Gluten content from barley, rye, wheat and in certain oat varieties, must be avoid in individuals with celiac disease. In most of the Western countries, the level of gluten content in food to be considered as gluten-free products is below 20 parts per million measured by ELISA based on specific anti-gluten peptide antibody. However, in beverages or food suffering complex hydrolytic processes as beers, the relative proportion of reactive peptides for celiac patients and the analytical techniques may differ, because of the diversity of the resulting peptide populations after fermentations. A beer below 20 parts per million of gluten but yet detectable levels of gluten peptides by anti-gliadin 33-mer antibodies (G12 and A1) was analyzed. We identified and characterized the relevant peptides for either antibody recognition or immunoactivity in celiac patients. The beer was fractionated by HPLC. The relative reactivity of the different HPLC fractions to the G12/A1 antibodies correlated to the reactivity of peripheral blood mononuclear cells isolated from 14 celiac individuals. Peptides from representative fractions classified according to the relative reactivity to G12/A1 antibodies were identified by mass spectrometry. The beer peptides containing sequences with similarity to those of previously described G12 and A1 epitopes were synthesized and confirmed significant reactivity for the antibodies. The most reactive peptides for G12/A1 also confirmed the highest immunogenicity by peripheral blood mononuclear cell activation and interferon γ production from celiac patients. We concluded that preparative HPLC combined with anti-gliadin 33-mer G12/A1 antibodies were very sensitive and specific methods to analyze the relevant immunogenic peptides in hydrolyzed gluten. PMID:24963630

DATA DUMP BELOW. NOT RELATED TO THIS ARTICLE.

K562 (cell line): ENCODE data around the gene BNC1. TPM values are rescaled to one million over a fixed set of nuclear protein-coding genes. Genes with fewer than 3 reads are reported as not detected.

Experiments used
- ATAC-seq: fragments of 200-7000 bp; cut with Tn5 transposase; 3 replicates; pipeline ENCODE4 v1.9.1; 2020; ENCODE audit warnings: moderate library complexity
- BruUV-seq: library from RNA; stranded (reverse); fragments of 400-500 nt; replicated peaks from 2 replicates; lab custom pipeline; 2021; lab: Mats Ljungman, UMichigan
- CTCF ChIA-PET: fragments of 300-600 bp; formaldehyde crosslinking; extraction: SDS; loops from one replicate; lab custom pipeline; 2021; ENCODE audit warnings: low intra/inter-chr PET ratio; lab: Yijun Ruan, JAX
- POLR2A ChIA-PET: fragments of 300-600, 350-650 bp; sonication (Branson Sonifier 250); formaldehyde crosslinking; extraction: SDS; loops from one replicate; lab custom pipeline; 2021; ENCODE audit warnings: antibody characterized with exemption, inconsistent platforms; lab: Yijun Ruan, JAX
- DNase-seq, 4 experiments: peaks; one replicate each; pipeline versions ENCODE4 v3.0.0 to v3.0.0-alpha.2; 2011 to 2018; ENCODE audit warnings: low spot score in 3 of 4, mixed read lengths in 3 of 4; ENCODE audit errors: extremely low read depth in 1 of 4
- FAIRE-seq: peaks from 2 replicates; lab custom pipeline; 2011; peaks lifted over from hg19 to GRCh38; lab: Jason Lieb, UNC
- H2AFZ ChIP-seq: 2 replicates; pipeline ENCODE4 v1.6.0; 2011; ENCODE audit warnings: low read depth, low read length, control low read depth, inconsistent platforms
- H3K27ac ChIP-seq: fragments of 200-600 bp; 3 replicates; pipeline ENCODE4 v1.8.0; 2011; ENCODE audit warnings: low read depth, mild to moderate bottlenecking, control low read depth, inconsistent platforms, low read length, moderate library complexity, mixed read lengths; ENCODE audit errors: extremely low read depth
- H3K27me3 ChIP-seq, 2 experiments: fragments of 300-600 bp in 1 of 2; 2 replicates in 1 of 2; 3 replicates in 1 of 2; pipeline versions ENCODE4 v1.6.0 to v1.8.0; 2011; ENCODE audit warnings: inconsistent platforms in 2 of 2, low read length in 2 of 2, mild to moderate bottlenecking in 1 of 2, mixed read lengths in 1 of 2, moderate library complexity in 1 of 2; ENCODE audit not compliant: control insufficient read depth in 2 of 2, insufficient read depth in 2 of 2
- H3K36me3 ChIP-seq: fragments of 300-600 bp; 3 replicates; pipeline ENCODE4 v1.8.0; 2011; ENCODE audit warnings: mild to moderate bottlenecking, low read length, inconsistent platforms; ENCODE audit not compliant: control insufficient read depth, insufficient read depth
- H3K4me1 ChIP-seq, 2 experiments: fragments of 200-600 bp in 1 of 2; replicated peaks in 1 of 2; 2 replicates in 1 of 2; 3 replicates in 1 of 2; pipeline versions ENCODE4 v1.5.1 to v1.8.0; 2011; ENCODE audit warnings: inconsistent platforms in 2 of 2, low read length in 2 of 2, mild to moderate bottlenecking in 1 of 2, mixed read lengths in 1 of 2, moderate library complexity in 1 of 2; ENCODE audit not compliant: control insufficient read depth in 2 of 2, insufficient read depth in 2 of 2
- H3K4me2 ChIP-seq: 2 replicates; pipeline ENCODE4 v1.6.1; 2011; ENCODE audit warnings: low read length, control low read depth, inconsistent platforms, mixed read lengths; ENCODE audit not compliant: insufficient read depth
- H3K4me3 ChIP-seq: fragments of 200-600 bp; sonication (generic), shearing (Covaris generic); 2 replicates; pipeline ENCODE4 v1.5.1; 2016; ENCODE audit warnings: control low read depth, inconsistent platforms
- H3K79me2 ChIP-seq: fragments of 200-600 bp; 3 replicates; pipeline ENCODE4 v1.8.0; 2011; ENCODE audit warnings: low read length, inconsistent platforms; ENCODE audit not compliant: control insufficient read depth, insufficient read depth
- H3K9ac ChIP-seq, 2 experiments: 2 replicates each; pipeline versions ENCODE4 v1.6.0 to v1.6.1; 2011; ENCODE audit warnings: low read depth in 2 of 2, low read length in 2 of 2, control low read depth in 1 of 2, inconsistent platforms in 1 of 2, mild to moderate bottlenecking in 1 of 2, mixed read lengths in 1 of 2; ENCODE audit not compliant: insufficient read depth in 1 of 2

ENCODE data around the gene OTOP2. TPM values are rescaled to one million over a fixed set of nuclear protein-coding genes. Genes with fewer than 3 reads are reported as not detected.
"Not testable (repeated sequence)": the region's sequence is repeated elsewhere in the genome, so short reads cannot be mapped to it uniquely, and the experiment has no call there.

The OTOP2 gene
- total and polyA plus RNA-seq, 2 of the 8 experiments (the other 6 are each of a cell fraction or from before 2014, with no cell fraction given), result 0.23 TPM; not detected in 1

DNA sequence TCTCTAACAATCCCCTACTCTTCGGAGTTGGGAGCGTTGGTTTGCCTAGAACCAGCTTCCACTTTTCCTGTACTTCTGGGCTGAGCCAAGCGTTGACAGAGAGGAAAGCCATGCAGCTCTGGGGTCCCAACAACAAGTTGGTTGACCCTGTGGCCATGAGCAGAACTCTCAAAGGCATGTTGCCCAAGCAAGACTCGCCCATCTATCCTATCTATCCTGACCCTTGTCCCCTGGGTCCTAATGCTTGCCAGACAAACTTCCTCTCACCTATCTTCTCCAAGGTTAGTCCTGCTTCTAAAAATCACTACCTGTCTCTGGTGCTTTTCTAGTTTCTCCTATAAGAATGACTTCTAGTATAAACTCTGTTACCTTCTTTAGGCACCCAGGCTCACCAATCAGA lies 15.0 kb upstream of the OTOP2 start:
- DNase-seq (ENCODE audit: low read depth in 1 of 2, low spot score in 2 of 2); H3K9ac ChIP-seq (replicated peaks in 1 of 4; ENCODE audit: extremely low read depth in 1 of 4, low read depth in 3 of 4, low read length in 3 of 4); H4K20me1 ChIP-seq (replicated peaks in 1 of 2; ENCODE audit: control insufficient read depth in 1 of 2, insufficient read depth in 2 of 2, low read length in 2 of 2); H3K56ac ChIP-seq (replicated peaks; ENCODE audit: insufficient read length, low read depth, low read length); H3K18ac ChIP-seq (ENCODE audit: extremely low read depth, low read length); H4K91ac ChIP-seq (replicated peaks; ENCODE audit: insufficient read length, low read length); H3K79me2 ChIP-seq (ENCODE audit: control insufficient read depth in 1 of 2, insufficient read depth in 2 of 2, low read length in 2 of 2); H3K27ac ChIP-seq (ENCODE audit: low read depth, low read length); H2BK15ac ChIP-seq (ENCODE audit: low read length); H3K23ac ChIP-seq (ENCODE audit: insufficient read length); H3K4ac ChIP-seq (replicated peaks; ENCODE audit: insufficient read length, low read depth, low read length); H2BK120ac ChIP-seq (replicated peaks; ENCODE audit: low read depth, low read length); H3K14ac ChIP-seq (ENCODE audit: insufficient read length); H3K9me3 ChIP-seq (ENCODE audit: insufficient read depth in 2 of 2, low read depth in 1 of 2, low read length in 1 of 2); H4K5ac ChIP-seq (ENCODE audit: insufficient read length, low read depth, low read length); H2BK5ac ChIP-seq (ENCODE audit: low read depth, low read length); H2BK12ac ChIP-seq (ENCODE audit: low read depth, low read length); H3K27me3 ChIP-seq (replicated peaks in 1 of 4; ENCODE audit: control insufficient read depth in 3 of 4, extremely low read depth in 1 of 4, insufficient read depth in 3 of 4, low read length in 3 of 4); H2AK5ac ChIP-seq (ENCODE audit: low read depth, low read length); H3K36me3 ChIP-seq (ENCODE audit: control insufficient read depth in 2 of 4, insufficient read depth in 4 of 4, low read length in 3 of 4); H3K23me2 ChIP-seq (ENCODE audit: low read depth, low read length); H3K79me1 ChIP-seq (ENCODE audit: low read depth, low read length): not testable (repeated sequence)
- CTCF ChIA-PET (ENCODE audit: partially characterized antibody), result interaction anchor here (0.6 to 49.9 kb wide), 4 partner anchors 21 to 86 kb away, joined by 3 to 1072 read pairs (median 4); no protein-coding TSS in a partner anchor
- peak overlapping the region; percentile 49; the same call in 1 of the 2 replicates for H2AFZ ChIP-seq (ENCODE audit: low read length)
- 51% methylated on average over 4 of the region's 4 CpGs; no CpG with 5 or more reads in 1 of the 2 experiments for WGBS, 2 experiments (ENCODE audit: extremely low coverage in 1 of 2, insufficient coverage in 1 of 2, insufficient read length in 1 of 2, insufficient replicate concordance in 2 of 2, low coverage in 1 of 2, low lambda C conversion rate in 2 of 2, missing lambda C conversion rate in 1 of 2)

6. Cutting-edge issues in celiac disease and in gluten intolerance.

    PubMed

    Bizzaro, N; Tozzoli, R; Villalta, D; Fabris, M; Tonutti, E

    2012-06-01